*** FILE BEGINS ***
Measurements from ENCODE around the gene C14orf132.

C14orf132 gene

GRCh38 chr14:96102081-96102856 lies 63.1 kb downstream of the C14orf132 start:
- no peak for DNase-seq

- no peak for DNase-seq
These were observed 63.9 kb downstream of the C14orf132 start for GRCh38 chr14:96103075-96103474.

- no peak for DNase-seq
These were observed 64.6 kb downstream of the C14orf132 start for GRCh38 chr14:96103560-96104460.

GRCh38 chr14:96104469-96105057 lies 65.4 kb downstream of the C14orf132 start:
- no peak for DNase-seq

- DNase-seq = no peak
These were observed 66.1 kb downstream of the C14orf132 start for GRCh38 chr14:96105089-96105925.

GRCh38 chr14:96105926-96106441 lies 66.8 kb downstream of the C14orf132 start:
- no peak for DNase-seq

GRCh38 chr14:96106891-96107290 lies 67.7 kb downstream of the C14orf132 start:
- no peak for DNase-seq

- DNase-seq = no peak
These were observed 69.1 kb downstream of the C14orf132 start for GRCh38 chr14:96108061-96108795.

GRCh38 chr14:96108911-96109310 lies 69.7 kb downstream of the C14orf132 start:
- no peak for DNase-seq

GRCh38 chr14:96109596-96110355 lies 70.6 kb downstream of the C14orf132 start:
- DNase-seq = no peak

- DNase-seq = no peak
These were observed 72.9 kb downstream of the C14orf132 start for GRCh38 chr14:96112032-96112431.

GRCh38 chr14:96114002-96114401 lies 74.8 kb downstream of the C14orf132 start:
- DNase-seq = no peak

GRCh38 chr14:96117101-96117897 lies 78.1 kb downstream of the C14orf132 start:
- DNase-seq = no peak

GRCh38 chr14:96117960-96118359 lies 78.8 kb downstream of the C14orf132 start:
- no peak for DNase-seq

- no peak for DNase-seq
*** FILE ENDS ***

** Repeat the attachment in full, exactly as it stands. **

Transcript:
Measurements from ENCODE around the gene C14orf132.

C14orf132 gene

GRCh38 chr14:96102081-96102856 lies 63.1 kb downstream of the C14orf132 start:
- no peak for DNase-seq

- no peak for DNase-seq
These were observed 63.9 kb downstream of the C14orf132 start for GRCh38 chr14:96103075-96103474.

- no peak for DNase-seq
These were observed 64.6 kb downstream of the C14orf132 start for GRCh38 chr14:96103560-96104460.

GRCh38 chr14:96104469-96105057 lies 65.4 kb downstream of the C14orf132 start:
- no peak for DNase-seq

- DNase-seq = no peak
These were observed 66.1 kb downstream of the C14orf132 start for GRCh38 chr14:96105089-96105925.

GRCh38 chr14:96105926-96106441 lies 66.8 kb downstream of the C14orf132 start:
- no peak for DNase-seq

GRCh38 chr14:96106891-96107290 lies 67.7 kb downstream of the C14orf132 start:
- no peak for DNase-seq

- DNase-seq = no peak
These were observed 69.1 kb downstream of the C14orf132 start for GRCh38 chr14:96108061-96108795.

GRCh38 chr14:96108911-96109310 lies 69.7 kb downstream of the C14orf132 start:
- no peak for DNase-seq

GRCh38 chr14:96109596-96110355 lies 70.6 kb downstream of the C14orf132 start:
- DNase-seq = no peak

- DNase-seq = no peak
These were observed 72.9 kb downstream of the C14orf132 start for GRCh38 chr14:96112032-96112431.

GRCh38 chr14:96114002-96114401 lies 74.8 kb downstream of the C14orf132 start:
- DNase-seq = no peak

GRCh38 chr14:96117101-96117897 lies 78.1 kb downstream of the C14orf132 start:
- DNase-seq = no peak

GRCh38 chr14:96117960-96118359 lies 78.8 kb downstream of the C14orf132 start:
- no peak for DNase-seq

- no peak for DNase-seq